Yes, Diwali the festival of lights...the homecoming of Lord Rama..and the beginning of the new year for the Hindus. So I was all busy,like many of my clan, in cleaning up the household.Every nook and corner cleaned and lit.Its a no-moon night, yet the lights of the world make this the brightest night of the year.

Here in Hong Kong, away from home and family (though they all call and send letters and cards which give a warm touch in this age of emails), it still does seem a little crackers( I was the daring one at home bursting the most dangerous looking 'bombs'...alas!) ,no diyas inside the house (fire alram !!)....however, alongwith the other Indians here, I shared the good cheer with my Chinese and Cantonese(HongKong Residents) friends too.

I gave them sweets that I especially made for the occassion. Jasmine Green tea and Coffee Marble cake and my favourite- Narkel Nadu. This is a humble benagli delicacy.Does not require too much of expensive ingredients.Its sweet coconut laddu with jaggery. The former dessert was an authentic and complete innovation...infact a tad bit of forced Will talk about it at length in my next post. :-)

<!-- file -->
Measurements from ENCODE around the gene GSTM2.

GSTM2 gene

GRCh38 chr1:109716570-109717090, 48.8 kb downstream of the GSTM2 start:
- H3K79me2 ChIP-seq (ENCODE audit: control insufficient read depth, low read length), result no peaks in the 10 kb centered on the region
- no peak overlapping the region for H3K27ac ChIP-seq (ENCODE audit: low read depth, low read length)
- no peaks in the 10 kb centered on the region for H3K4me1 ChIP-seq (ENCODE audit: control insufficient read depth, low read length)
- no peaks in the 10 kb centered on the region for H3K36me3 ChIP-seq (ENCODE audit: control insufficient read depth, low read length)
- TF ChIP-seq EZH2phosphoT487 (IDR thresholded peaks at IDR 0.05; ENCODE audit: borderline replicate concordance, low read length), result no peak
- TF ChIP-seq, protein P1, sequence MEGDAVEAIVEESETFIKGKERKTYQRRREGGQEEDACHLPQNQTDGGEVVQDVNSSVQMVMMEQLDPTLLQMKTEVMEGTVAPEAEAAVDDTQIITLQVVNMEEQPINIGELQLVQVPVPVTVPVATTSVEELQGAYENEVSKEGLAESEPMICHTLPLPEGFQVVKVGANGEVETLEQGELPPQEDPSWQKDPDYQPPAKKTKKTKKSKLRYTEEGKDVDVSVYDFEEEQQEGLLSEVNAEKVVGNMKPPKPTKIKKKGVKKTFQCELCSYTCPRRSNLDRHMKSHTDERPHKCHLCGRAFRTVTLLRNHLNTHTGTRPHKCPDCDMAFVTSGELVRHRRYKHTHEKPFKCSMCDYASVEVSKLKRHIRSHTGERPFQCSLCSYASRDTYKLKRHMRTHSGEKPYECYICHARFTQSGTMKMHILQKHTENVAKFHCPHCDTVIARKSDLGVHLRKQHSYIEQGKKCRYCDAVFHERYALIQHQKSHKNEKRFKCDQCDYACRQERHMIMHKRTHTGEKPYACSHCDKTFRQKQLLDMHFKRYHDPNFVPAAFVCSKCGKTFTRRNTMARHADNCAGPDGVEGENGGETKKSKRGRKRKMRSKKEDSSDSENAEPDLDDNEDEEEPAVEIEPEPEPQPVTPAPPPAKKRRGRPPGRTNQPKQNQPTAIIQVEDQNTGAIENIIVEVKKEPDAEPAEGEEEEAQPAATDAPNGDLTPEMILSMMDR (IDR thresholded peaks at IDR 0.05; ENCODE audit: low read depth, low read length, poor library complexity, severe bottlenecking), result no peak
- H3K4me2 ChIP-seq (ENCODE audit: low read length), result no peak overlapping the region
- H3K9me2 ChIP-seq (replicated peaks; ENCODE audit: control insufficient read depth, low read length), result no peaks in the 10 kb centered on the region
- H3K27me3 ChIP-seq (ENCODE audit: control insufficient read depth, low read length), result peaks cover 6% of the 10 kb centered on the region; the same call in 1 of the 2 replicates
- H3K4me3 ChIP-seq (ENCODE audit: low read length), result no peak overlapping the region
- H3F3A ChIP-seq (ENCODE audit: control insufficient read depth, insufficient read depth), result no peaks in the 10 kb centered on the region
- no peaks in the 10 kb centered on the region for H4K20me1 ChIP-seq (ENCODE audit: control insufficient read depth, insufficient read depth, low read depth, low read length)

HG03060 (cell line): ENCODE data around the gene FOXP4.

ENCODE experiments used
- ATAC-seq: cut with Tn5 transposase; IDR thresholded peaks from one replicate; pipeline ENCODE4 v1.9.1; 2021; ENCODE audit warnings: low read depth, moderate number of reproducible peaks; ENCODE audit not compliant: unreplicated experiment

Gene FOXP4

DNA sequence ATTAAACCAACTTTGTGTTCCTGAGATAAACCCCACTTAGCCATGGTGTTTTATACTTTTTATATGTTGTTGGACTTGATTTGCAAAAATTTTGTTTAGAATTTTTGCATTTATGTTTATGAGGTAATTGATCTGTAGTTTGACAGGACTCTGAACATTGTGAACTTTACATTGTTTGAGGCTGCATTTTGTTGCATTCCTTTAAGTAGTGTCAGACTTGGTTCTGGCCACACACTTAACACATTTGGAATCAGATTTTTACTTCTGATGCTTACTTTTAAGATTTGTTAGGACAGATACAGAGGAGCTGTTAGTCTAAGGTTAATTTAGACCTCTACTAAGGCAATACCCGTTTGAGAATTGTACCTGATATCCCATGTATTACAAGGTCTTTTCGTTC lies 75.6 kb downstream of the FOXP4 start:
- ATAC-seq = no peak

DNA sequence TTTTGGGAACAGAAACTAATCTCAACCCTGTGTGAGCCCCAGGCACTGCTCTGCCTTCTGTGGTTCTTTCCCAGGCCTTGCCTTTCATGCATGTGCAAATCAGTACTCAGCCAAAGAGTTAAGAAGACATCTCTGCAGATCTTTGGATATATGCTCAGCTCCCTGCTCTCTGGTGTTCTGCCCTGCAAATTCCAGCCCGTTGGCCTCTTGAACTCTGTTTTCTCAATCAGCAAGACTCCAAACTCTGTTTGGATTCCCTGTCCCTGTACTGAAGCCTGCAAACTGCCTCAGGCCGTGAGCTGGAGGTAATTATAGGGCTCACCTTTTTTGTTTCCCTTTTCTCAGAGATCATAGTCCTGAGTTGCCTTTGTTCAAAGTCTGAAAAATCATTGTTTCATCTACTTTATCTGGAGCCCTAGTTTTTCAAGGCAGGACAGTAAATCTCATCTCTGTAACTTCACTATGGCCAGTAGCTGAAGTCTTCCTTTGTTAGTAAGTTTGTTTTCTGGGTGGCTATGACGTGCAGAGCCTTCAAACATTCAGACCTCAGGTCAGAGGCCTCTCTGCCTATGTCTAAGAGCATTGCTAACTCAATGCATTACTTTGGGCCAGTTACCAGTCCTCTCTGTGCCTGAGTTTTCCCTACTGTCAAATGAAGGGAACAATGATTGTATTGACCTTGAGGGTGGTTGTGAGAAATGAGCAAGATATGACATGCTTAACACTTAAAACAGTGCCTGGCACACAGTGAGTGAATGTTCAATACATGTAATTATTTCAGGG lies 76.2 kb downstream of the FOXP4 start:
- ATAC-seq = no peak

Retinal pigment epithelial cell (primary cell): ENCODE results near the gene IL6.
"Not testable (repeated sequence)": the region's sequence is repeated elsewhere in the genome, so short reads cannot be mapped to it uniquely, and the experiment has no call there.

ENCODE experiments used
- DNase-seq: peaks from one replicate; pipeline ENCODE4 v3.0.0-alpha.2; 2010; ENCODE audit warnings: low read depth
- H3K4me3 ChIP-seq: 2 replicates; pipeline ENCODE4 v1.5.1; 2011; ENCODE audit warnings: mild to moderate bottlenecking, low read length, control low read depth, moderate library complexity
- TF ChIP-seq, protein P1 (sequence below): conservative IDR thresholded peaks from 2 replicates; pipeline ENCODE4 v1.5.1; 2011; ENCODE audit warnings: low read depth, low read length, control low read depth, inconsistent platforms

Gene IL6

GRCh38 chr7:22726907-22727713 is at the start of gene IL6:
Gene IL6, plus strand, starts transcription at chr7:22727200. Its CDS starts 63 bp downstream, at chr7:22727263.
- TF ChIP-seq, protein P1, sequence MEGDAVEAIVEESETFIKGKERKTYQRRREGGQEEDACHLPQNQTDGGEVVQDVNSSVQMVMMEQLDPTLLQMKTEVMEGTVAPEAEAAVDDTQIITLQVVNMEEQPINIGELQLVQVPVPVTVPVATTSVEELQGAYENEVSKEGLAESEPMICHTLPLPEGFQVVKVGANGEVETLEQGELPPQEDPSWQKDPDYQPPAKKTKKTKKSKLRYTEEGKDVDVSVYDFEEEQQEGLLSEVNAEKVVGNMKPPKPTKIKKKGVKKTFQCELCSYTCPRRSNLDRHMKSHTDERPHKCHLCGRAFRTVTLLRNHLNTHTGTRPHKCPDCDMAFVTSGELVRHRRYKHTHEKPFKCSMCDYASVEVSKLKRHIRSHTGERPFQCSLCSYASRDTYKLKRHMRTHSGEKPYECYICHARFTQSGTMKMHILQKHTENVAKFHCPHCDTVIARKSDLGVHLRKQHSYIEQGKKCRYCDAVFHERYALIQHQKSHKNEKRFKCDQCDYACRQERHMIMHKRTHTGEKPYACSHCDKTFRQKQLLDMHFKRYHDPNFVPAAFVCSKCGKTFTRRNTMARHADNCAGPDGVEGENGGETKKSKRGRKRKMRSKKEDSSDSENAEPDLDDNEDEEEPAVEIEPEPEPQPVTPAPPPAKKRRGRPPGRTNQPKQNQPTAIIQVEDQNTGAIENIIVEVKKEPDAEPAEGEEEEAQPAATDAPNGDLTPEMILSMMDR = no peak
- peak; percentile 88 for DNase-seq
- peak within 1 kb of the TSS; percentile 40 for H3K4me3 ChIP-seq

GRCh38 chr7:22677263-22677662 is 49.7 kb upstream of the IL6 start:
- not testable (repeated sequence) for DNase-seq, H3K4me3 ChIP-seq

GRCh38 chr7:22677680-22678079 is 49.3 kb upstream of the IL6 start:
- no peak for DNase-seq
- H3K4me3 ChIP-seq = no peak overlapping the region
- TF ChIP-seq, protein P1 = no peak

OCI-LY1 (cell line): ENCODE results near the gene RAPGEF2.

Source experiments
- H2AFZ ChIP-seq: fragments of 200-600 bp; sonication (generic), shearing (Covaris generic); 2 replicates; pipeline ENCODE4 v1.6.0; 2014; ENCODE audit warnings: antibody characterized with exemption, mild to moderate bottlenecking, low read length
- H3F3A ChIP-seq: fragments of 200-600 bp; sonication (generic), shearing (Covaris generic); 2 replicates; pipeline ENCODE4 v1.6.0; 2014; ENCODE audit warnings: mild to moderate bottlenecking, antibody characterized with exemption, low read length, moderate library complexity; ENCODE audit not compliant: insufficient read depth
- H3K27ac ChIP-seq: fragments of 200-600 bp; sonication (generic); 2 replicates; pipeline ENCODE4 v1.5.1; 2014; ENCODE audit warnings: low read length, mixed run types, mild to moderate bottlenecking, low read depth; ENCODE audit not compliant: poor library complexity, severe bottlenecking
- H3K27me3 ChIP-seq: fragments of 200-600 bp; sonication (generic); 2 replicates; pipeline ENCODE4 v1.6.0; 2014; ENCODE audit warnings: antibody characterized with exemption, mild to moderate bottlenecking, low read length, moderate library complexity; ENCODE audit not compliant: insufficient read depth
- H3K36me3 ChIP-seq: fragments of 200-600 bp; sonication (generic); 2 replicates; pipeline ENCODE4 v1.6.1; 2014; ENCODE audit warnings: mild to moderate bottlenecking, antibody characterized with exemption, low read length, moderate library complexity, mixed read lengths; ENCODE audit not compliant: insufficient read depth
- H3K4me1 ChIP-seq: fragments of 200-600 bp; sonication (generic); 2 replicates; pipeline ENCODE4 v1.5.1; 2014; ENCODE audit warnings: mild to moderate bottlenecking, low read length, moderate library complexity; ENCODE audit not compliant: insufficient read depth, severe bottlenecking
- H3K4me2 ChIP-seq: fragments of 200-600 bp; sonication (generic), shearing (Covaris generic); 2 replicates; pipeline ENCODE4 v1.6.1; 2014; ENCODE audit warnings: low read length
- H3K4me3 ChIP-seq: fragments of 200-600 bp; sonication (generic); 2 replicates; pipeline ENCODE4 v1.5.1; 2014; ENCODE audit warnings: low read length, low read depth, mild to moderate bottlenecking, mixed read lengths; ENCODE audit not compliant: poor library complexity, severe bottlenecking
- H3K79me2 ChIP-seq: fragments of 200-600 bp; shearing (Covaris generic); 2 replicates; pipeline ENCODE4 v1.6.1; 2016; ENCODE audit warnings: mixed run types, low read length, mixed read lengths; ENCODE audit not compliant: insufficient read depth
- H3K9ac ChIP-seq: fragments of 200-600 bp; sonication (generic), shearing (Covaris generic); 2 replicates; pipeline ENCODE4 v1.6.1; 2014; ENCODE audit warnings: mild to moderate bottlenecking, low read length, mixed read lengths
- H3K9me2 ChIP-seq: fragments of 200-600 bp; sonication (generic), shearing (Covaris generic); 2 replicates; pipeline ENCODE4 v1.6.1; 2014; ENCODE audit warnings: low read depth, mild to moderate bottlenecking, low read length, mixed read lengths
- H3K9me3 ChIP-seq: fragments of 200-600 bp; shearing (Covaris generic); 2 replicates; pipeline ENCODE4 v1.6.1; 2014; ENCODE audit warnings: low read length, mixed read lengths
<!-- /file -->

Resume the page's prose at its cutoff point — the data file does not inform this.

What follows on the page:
I love playing hostess and serving up delights to my friends and family. Quite a few times I have had bizarre requests of people who want to be my house guest/house arrest(whichever way as long as they are being fed) for atleast a when I was in Florida (USA), I was cooking for people at my place during Diwali and then again at their place when we went for Halloween and It would be amusing if I mentioned that I had even offered food to my now husband, when I had first met him in the States! Thats another story though. '-)I attribute this from seeing my grandma (nani) and ma(mom) playing gracious hostessess, in my growing up years in Kolkata.